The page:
Prof. Don McLain Gill: “Turkey has proven to be a key mediator in the Russia-Ukraine crisis with partnerships on both sides”

Prof. Don McLain Gill, a resident fellow at the Manila-based International Development and Security Cooperation (IDSC), recently gave an interview regarding the geopolitical implications of Russia's invasion of Ukraine. The interview also touched on other matters, including the emergence of new international players such as Turkey and China, and the victors of the Russia-Ukraine War.

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Abdennour Toumi: Twenty days have passed since the war between Russia and Ukraine broke out. What is your take on the geopolitical and geoeconomic impacts of this conflict on the neighboring countries and the rest of the world?

Prof. Don McLain Gill: The unfolding situation in Ukraine has numerous political and economic impacts on the strategic calculations of states in the international system. The crisis has shown how many states in Asia, Africa, and Latin America continue to demonstrate their reluctance in joining the bandwagon to sanction Russia due to their awareness of the negative effects of US and Western foreign policy inconsistencies and double standards throughout their history. These states also face several other economic, political, and military challenges that compromise their national interest and domestic stability. In addition, given the economically crippling effects of the COVID-19 pandemic, the unreliability of global supply chains, as well as this current crisis, states may turn to national economic models for self-reliance. Lastly, the situation in Ukraine effectively marks the advent of a multi-polar world order where there is no all-powerful hegemon holding the reigns of how inter-state relations should be conducted. This has caused other states to become more calculative and wary of their immediate strategic environment given the complexity and fluidity of the current power shifts in a fast-evolving geopolitical landscape.

Abdennour Toumi: Does the fall of Kyiv, which would lead to the fall of President Zelenskyy’s administration, show that the US and the EU strategy failed?

Prof. Don McLain Gill: The Russia-Ukraine crisis did not emerge due to recent geopolitical shifts, but rather, because of a trust deficit that has been taking place since the 1990s. The failure of NATO and the US to take historically-informed and objective decisions – despite the warnings from top strategic and security thinkers such as Dr. Kissinger and Prof. Mearsheimer – has led to this current catastrophe. While there is no justification for the innocent lives lost, the fact that all this bloodshed could have been avoided is a crucial point to reflect on for all parties concerned. Had the West effectively provided a more pragmatic framework for engagement in Eastern Europe, Ukraine will have had the opportunity to maximize its gains and partnerships with both the West and Russia. Now, after all the bloodshed, even Ukraine’s president is now aware of his country’s slim chances of joining NATO, let alone NATO’s reluctance to give in to Ukraine’s no-fly zone demand. Now, more efforts are being made toward negotiations, which is the way to go for both sides to address their individual security concerns. Fighting alone against Russia till the last Ukrainian with no direct intervention from NATO is an immoral choice any leader can make for his people. Recognizing this, the West must encourage negotiations.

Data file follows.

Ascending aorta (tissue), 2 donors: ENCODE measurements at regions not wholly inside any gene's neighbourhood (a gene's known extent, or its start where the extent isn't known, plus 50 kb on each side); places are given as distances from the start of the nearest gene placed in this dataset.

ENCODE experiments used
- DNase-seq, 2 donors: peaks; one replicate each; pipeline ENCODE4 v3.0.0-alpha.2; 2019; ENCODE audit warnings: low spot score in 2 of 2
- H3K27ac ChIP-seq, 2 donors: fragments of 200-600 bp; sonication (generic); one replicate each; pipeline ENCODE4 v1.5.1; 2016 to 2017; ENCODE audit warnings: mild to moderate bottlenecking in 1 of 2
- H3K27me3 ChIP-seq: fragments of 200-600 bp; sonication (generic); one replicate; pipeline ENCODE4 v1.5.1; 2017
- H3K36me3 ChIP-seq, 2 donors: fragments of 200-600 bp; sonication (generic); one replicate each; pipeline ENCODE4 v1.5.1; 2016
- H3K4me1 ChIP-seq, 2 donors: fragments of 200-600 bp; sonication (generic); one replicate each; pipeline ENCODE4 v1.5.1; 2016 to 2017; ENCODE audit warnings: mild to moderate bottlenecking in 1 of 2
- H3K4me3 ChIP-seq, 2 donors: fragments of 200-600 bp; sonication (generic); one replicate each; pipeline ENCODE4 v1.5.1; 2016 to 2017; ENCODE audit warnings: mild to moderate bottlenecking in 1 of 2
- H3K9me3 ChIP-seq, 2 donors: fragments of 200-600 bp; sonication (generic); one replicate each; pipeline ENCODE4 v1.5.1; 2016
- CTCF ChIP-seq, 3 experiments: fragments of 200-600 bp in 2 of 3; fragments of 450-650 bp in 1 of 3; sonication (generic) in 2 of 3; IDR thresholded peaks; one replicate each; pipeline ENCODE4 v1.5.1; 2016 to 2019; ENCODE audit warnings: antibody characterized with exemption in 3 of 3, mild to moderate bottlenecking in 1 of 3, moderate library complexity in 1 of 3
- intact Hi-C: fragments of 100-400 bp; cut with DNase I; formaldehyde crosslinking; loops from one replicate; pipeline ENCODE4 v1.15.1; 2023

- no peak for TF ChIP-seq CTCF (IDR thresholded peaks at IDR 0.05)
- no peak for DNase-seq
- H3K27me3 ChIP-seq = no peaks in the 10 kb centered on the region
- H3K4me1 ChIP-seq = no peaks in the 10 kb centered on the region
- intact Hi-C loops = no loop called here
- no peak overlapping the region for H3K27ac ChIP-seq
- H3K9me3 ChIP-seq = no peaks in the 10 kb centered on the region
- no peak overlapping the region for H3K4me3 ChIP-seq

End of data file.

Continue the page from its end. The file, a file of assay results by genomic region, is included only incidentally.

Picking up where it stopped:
Abdennour Toumi: What is making the West fully support President Zelenskyy, knowing that the support is still symbolic?

Prof. Don McLain Gill: The legitimacy of the West continues to be at stake as states beyond Europe are beginning to show their ambivalence towards Western decision-making. While NATO has clarified that this is not their fight, the most they can do to show their solidarity with Ukraine is through military and economic aid in addition to slapping more sanctions on Russia. However, these responses may not be enough given the negative spillovers that can happen throughout the world. The lack of international consensus in terms of action on the issue at hand will complicate the legitimacy of the West further, especially since the fall of Kabul which happened just recently.